The technique was described Sept. 10 in a presentation by Peter C. Searson, a Johns Hopkins professor of materials science and engineering, during the 232nd national meeting of the American Chemical Society in San Francisco. "You can think of the useful biomolecule or nanoparticle as a balloon tethered to a surface," he said. "We use an electrical pulse to cut the tether, and it floats away."
This method could be used to control the release of drug molecules; nanoparticles; biopolymers such as peptides, proteins and DNA; and protein assemblies such as viruses, said Searson, who also is director of the Institute for NanoBioTechnology at Johns Hopkins.
"The technique is relatively simple, but nothing like this has been done before," he said. "Scientists have known that molecules could be removed from a surface in this way, but it's never been considered useful. They've been more interested in preventing this from happening."
Yet Searson and Johns Hopkins biomedical engineering graduate students Prashant Mali and Nirveek Bhattacharjee concluded that this controlled release of molecules might have important applications in the growing field of nanobiotechnology.
For their experiments, the researchers used gold electrodes, each as thin as a single strand of human hair, fabricated through the same photolithography techniques used to make computer chips. "We used a gold electrode because gold is a good conductor of electricity," said Mali, "and because it's an inert metal, it wouldn't get involved in any of the chemical reactions ."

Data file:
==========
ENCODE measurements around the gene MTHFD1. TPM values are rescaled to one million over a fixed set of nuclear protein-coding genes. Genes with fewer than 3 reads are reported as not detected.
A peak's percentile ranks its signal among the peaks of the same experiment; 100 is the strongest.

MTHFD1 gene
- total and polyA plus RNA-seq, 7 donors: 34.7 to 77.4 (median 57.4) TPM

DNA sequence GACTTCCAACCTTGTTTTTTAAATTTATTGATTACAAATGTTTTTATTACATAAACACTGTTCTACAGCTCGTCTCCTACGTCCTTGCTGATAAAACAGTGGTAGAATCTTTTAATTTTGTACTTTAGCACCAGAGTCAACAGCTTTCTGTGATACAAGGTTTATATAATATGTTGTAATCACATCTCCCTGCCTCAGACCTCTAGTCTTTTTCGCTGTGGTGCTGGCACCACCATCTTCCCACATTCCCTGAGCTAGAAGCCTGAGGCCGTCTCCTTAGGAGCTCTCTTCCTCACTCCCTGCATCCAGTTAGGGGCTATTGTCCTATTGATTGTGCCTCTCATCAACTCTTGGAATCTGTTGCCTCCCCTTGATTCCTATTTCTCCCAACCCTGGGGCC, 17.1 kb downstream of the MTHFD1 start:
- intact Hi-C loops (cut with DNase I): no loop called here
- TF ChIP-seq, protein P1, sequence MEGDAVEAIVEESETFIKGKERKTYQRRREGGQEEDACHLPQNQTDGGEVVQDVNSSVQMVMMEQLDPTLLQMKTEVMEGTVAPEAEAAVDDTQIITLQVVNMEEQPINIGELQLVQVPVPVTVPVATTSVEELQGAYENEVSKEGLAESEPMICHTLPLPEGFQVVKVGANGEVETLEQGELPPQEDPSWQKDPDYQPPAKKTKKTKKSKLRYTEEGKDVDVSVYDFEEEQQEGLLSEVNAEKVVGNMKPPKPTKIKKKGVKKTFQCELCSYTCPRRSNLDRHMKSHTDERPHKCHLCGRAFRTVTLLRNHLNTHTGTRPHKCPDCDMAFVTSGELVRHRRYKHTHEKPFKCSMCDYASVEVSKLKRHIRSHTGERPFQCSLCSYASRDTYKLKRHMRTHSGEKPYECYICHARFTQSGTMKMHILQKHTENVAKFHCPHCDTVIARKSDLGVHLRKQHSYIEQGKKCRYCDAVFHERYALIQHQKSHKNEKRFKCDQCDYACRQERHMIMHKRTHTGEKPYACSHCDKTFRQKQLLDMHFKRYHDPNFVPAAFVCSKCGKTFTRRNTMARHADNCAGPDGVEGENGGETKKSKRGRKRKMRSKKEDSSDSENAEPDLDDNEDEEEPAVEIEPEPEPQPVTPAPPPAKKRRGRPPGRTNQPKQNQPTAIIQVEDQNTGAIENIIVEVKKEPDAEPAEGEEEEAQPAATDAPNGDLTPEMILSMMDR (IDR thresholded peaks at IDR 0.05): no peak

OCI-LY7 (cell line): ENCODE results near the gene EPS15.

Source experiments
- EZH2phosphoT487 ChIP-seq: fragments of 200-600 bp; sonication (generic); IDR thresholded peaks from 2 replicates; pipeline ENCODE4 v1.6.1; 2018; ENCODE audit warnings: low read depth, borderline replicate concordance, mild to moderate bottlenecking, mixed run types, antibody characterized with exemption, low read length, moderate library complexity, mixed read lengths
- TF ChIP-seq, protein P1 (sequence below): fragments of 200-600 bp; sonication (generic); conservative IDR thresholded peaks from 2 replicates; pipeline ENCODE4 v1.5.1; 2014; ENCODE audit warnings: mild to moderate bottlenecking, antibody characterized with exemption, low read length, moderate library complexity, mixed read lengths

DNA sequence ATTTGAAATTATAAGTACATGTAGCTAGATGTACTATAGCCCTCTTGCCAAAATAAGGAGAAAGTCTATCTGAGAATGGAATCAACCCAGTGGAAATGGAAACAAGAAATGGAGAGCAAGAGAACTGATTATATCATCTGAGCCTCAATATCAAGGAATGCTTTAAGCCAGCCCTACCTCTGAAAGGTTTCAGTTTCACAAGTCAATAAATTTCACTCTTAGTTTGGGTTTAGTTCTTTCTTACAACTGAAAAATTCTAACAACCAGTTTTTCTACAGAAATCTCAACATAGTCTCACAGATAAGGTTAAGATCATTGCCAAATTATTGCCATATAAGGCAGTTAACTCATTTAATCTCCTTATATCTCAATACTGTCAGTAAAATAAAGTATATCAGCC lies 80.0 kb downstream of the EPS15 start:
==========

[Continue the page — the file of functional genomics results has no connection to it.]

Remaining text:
To tether each useful molecule to this surface, the team used a long chain of hydrocarbon molecules. At one end, the tether was anchored to the electrode by a gold-sulfur bond. At the other end was the biomolecule they wished to release on command. The researchers then sent a brief, mild pulse of electricity through wires attached to each electrode. The current caused the bond between the sulfur atoms and the gold platform to break, setting free the tethered molecule.
In theory, the researchers said, this technique could be incorporated into a biocompatible implant chip that would release medicine inside a patient on command.
Scientists elsewhere are working on other new drug delivery techniques, such as microfabricated containers that unload their medication inside the body when a lid dissolves. Although it requires further research and development, the Searson team's approach could have several advantages over the container technology. "Because our molecules are attached to a surface, we can work with much smaller concentrations," Searson said. "We've also shown that our system is reusable. After a group of molecules is released, you can easily attach new molecules to an electrode and use it again."
Earlier this year, Searson, Mali and Bhattacharjee reported on their technique in the journal Nano Letters. A patent on the process is pending, and licensing inquiries are being handled by the Johns Hopkins Technology Transfer staff.
Source:Johns Hopkins University
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